Presentation #201.07 in the session Suprathermal Particles and their Importance to Understanding Energetic Particles.
Gradual SEP events have the most impact on particle-induced space weather due to their high intensities of energetic ions. It has been difficult to predict SEP properties because we are still grappling with the origins of their high event-to-event variability. To reliably predict SEP events, it is essential to understand each factor that can play a role in the processes of SEP production so properties of a prospective SEP event can be predicted with confidence. Suprathermal ions play a critical role as a seed population in the SEP production by CME-driven shocks. Since a gradual SEP event is most intense at the beginning when the CME shock is still near the Sun (generally 2-5 Rs), the variability of near-Sun suprathermal particles is a crucial factor for understanding SEP variability. We present a study of enhanced suprathermal ion intervals measured by ACE/ULEIS during 2010 April — September, spanning 5 solar rotations. During this period of low solar activity, there were recurring solar wind and interplanetary magnetic field structures that were anchored by a long-lived north polar CH extension, as well as recurring equatorial coronal holes. We discuss the variation of suprathermal ion properties with the solar wind structure and the associated coronal source, and the implication of such variation in the near-Sun suprathermal particles.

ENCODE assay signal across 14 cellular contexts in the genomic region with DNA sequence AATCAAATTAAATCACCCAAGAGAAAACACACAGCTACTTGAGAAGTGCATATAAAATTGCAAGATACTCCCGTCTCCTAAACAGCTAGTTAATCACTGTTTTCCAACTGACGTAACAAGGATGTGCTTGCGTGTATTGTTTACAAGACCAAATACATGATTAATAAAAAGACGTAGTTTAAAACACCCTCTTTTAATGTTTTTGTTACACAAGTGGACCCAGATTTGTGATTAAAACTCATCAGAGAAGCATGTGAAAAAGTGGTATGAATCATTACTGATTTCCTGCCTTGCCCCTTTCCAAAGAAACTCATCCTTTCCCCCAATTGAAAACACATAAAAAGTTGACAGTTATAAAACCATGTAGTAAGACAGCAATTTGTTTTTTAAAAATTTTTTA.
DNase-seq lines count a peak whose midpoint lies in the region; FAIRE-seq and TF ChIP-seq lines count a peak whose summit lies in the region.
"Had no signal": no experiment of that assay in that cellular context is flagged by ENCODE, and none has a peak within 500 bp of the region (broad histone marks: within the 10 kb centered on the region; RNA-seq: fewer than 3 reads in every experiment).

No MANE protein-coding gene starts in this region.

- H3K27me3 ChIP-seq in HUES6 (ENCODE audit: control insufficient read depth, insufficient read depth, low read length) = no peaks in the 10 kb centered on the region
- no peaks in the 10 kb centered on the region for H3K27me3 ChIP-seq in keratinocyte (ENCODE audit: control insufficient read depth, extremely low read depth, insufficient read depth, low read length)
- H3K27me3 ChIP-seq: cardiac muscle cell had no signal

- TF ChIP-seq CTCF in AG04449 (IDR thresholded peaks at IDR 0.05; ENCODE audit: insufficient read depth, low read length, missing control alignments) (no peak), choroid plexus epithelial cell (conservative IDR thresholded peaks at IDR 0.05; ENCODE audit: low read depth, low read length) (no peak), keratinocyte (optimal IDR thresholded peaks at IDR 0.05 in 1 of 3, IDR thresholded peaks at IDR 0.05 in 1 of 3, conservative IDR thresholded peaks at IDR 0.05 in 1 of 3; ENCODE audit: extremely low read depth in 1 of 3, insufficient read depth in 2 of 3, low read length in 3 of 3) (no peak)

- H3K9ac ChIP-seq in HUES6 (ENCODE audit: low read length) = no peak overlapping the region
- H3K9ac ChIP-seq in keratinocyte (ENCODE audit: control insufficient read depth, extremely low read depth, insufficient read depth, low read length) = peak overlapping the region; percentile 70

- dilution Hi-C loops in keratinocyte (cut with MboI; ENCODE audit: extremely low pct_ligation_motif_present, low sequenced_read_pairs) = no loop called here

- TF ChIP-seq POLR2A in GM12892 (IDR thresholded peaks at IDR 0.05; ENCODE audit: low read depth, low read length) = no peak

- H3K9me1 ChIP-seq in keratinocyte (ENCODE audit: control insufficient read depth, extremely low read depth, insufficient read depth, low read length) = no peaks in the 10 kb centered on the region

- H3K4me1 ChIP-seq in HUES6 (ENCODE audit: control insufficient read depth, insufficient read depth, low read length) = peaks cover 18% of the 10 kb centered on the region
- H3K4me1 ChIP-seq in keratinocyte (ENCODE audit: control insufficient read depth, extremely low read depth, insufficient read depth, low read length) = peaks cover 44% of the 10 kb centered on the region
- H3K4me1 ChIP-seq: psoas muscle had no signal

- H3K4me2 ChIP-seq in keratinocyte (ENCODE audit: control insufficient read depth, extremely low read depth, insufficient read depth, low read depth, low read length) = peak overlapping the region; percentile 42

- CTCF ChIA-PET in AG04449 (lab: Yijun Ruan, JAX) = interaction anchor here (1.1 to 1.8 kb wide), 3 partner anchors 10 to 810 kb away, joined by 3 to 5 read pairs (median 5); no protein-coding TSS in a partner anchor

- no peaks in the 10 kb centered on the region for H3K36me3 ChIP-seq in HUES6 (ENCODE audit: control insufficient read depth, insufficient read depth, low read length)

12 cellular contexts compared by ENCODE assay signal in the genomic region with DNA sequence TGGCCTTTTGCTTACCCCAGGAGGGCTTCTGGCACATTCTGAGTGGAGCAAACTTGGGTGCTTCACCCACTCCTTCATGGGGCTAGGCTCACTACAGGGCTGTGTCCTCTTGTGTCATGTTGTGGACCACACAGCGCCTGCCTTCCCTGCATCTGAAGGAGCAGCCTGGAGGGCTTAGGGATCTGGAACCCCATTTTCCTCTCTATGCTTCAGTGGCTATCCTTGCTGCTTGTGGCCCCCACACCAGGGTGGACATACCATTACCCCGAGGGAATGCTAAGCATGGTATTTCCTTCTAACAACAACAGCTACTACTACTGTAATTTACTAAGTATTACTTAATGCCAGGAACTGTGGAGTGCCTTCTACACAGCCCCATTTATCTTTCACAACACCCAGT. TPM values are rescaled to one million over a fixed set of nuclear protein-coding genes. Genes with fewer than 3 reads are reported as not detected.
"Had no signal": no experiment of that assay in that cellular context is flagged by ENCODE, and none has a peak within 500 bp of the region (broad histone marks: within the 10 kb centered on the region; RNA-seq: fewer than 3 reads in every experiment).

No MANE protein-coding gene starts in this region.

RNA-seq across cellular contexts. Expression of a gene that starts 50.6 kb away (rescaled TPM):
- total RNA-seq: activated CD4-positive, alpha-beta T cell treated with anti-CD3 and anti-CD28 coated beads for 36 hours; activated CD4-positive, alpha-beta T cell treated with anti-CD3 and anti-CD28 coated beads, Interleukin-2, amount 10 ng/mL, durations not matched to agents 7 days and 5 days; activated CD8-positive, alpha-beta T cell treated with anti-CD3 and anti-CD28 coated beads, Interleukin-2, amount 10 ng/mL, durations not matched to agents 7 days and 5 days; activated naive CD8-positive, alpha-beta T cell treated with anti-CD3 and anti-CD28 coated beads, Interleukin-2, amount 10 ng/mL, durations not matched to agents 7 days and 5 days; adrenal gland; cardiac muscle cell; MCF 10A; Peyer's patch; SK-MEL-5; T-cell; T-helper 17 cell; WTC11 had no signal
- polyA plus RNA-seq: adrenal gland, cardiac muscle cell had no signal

Work supported by Basic Research Funds of the Office of Naval Research.